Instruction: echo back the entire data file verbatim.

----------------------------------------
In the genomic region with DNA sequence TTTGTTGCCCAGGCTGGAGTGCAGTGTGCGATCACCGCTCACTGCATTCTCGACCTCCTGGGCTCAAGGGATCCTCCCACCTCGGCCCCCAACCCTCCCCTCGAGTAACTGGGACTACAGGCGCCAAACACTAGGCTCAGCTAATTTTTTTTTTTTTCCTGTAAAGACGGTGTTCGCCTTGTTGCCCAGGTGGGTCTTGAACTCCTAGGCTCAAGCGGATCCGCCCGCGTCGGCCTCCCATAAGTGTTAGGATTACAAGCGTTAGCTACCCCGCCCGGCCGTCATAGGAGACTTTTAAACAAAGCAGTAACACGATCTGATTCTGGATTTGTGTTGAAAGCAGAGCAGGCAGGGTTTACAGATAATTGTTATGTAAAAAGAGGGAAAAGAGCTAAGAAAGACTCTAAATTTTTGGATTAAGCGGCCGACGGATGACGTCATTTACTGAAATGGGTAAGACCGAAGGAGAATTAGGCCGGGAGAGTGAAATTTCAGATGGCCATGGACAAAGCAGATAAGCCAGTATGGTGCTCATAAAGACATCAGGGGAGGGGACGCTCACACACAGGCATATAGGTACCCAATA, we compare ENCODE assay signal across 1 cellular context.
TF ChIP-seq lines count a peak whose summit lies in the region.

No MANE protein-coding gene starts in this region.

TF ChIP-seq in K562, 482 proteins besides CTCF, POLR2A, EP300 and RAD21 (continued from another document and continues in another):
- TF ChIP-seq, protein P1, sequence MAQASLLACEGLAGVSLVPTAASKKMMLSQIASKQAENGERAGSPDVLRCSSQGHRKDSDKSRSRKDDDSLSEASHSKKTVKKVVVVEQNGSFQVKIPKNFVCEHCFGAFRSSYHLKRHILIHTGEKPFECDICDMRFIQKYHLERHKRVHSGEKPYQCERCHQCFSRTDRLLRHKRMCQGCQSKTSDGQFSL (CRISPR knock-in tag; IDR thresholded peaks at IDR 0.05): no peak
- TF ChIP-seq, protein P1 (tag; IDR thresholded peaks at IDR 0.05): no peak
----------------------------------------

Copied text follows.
In the genomic region with DNA sequence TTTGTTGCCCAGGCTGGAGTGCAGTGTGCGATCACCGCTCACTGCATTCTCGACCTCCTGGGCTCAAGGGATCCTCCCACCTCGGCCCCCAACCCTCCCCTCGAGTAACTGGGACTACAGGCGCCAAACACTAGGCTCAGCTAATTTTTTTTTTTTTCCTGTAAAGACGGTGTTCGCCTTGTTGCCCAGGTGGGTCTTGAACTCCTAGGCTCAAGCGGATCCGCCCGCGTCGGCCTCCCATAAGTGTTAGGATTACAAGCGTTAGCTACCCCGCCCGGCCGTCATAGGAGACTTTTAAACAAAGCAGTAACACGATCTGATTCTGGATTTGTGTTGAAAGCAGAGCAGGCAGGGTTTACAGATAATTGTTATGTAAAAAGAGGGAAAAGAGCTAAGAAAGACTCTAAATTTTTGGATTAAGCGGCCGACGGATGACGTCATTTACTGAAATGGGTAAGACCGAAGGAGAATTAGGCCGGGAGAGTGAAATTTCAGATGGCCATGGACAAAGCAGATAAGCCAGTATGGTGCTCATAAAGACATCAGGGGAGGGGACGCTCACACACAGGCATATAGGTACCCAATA, we compare ENCODE assay signal across 1 cellular context.
TF ChIP-seq lines count a peak whose summit lies in the region.

No MANE protein-coding gene starts in this region.

TF ChIP-seq in K562, 482 proteins besides CTCF, POLR2A, EP300 and RAD21 (continued from another document and continues in another):
- TF ChIP-seq, protein P1, sequence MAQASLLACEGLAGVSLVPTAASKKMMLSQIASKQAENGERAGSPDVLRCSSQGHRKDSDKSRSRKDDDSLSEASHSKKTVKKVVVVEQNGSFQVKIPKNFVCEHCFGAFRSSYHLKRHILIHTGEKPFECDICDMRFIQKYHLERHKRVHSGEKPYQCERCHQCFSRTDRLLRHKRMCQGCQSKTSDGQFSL (CRISPR knock-in tag; IDR thresholded peaks at IDR 0.05): no peak
- TF ChIP-seq, protein P1 (tag; IDR thresholded peaks at IDR 0.05): no peak